CHICAGO (AP) — Break out the beach towels, flip-flops and baseball bats: Warm weather is arriving early across much of the U.S., even in northern states where perplexed residents are swapping their snow shovels for golf clubs.
The unseasonably warm weather was pushing throngs of people outside to play Tuesday from the Plains to New England, where March is feeling like May with temperatures ranging from the high 60s to low 80s — smashing dozens of record highs.
Boaters were cruising along the river in downtown Chicago amid one of Illinois' warmest winters on record. Golfers were smacking balls at a central Minnesota course that opened weeks earlier than last year.
And an ice-breaking mission on Maine's Kennebec River on Tuesday was the shortest in recent memory — because the Coast Guard found no ice.
"It's almost like we skipped winter and now we're going to skip spring, too," said Gino Izzi, a senior meteorologist at the National Weather Service's Chicago office.
Forecasters are predicting that temperatures will likely remain unusually high through March.
Izzi said the weather pattern is a random but normal fluctuation. A jet stream moving north to south on the West Coast is pushing an opposite, seesaw effect in the rest of the nation. Atmospheric patterns, including the Pacific phenomenon known as La Nina, have kept cold air bottled up over Canada and contributed to the warmer winter in snow-accustomed parts of the continental U.S.
Tuesday's warm weather was raising some concerns, including upping the risk of wildfires. The usually warm, dry and windy conditions prompted six North Dakota counties to declare fire emergencies and institute burn bans.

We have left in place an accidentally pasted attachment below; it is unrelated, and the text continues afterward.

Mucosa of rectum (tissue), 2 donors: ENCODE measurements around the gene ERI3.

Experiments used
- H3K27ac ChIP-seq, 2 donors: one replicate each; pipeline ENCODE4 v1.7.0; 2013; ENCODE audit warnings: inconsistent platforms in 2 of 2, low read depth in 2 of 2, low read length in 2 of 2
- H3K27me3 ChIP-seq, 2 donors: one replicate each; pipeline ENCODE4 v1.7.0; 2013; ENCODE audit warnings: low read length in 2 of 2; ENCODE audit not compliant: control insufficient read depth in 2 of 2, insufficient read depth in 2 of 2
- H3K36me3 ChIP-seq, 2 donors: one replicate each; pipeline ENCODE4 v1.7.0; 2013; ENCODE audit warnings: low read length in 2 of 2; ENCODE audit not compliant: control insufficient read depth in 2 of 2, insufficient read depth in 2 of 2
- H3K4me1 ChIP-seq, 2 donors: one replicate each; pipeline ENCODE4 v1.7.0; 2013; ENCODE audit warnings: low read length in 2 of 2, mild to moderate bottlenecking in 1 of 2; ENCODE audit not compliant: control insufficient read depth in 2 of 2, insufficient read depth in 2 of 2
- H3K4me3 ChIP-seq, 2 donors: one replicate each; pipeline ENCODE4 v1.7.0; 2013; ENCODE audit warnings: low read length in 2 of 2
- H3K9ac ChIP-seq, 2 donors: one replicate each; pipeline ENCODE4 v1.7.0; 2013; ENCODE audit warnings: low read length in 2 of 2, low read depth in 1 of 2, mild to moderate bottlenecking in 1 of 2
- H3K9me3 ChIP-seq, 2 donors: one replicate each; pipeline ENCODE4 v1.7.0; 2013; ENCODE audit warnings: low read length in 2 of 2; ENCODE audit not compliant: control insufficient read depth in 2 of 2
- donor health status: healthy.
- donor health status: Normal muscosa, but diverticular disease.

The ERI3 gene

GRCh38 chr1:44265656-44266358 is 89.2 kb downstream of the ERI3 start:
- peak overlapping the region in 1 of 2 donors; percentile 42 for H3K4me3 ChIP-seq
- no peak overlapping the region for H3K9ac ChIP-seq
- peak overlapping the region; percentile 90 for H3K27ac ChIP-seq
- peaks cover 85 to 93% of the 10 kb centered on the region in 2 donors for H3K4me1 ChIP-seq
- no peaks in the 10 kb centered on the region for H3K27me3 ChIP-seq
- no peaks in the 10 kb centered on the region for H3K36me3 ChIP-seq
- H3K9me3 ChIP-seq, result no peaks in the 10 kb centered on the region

Another effect of rising temperatures: Americans' belief in global warming, according to a December poll that found 62 percent of people believed the Earth was getting warmer, an increase from previous polls. Nearly half of them based that belief on personal weather observations, University of Michigan and Muhlenberg College researchers found.
In Minnesota, golfers were greeting the sunshine at the Eagle Valley Golf Course in suburban St. Paul that opened Tuesday — weeks earlier than last year's chilly, soggy spring start. Within an hour of its post-lunch opening, dozens of players were on the course, head golf pro Dan Moris said.
"We're hoping this is a sign of good things to come," Moris said.
The ice rink was empty at Chicago's iconic Millennium Park, where crowds were instead strolling and admiring the reflection of the skyline in a large, mirror-surfaced sculpture known as the Bean.
Nearby, new city residents Katie and Chris Anderson left work early to spend their second wedding anniversary on a tennis court. They said they were surprised by the weather because of Chicago's legendary cold winter.
"I was really nervous about moving here," Katie Anderson said. Her husband added: "We expected the worst."
In Boston, pedestrians traded puffy jackets and knit hats for short sleeves. At a tanning salon in the city's Seaport District, a pair of flip-flops sat in front of one tanning booth, and a pair of sneakers rested by another.
"Everyone definitely has spring fever," employee B-Jay Angiulo said, adding that it was a good sign for business that two of the six tanning booths were full before 5 p.m. "I think the sun's out so people want to get a little spring color going on."
In Tennessee, where temperatures since December have been 4 degrees above normal, tourism officials said the weather should help their industry, including the Great Smoky Mountains National Park, country music attractions in Nashville and Elvis Presley's Graceland home in Memphis.
"People get out when the weather is nice," said Susan Whitaker, the state's tourism commissioner.
In downtown Washington, most of the benches at a local park were filled with people enjoying the weather. Taylor Jantz-Sell, a government employee, had brought some reading she needed to do to the park.
"This is my favorite time of year, watching the blossoms come out," she said, adding that she'd seen daffodils and crocuses, and ran to work Tuesday morning because of the weather.
"It's a sign of good things to come," she said.
Associated Press writers Jessica Gresko in Washington; Bridget Murphy in Boston; Joe Edwards in Nashville; Jason Keyser in Chicago; Brian Bakst in St. Paul, Minn.; David Sharp in Portland, Maine; and Kristi Eaton in Sioux Falls, S.D., contributed to this report.